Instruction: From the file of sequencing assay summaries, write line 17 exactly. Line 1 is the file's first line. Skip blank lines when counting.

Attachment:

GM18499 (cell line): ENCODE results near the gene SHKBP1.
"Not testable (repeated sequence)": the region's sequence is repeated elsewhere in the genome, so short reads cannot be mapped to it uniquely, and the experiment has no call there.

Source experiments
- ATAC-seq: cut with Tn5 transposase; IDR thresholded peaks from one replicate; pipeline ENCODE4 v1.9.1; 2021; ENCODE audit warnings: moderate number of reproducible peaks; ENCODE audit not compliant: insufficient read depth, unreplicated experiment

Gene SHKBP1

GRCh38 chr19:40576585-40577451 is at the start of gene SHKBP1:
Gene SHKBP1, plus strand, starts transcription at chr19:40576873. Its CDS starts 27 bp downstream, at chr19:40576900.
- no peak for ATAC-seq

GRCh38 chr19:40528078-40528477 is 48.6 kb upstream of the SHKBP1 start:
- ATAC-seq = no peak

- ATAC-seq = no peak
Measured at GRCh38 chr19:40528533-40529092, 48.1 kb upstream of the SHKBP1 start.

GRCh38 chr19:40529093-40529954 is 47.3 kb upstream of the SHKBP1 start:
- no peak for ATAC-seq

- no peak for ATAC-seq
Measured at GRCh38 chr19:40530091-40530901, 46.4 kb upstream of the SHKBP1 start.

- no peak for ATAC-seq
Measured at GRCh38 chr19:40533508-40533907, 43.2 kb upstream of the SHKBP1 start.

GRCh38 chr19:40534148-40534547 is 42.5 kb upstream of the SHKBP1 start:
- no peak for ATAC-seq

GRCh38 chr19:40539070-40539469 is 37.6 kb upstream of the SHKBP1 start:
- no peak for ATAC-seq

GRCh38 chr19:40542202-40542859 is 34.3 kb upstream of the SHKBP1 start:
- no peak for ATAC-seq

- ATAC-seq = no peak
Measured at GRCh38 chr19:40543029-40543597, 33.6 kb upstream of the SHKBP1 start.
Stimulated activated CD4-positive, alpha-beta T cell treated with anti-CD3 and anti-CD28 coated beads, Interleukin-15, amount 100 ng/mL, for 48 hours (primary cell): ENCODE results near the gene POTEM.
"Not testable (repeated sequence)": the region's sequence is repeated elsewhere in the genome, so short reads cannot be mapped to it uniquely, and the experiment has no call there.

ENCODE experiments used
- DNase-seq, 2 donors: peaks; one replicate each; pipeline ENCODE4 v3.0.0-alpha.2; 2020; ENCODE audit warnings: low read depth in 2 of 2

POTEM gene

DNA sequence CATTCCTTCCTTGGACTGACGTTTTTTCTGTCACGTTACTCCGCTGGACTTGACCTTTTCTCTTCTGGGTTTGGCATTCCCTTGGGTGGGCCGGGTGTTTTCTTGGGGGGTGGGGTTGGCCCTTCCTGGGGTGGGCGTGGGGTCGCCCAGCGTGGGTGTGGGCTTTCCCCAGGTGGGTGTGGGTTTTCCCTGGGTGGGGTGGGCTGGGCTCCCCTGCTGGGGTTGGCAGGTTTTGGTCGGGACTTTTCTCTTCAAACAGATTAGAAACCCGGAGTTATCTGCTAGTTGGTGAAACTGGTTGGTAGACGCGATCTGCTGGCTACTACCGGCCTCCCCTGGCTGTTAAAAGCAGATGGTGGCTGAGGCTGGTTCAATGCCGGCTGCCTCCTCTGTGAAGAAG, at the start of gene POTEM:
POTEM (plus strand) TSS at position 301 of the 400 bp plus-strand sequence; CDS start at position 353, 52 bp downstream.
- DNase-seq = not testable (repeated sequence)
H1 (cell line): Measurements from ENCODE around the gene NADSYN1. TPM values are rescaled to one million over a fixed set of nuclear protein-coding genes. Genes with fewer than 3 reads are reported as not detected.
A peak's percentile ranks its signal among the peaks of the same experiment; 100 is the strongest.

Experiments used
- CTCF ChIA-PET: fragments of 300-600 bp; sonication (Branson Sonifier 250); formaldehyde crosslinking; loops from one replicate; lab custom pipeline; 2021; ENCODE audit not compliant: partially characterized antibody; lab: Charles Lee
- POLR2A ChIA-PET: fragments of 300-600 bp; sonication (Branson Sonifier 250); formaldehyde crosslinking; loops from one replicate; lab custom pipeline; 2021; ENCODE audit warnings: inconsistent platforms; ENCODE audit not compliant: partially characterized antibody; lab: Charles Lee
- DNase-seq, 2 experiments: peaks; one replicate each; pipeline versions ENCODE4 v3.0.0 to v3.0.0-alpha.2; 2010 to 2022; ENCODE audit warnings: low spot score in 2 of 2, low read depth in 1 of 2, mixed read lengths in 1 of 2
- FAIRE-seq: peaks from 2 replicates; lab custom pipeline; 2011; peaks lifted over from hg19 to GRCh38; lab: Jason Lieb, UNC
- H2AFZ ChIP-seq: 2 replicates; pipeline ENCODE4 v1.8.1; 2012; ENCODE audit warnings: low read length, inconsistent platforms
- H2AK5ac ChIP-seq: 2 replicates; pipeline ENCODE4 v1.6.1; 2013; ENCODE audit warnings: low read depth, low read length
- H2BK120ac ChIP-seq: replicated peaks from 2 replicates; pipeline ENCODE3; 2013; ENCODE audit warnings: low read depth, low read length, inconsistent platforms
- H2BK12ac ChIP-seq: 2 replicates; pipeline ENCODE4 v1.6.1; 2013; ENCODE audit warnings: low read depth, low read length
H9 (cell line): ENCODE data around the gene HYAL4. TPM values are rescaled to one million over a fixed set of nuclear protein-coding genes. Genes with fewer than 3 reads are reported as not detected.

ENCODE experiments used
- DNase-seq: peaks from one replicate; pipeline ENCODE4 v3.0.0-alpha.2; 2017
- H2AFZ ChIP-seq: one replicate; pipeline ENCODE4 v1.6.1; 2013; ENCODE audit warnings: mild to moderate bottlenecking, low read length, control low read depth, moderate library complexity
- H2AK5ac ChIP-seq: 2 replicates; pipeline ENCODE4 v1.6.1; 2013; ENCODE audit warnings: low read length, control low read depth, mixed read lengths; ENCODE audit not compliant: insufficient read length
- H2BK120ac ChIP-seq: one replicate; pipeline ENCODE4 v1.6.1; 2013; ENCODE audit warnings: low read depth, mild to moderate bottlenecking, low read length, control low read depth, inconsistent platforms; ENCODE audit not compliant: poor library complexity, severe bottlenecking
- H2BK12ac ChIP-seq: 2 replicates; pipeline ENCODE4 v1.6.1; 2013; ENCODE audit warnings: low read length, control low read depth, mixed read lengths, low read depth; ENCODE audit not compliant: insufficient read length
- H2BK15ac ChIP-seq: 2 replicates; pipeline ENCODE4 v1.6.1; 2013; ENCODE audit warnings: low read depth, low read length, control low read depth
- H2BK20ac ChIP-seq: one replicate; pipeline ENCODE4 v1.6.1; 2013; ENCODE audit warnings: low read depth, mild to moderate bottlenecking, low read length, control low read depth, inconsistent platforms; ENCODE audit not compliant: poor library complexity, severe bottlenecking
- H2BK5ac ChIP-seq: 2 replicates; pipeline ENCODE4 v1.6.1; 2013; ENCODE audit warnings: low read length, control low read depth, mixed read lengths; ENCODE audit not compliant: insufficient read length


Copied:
- no peak for ATAC-seq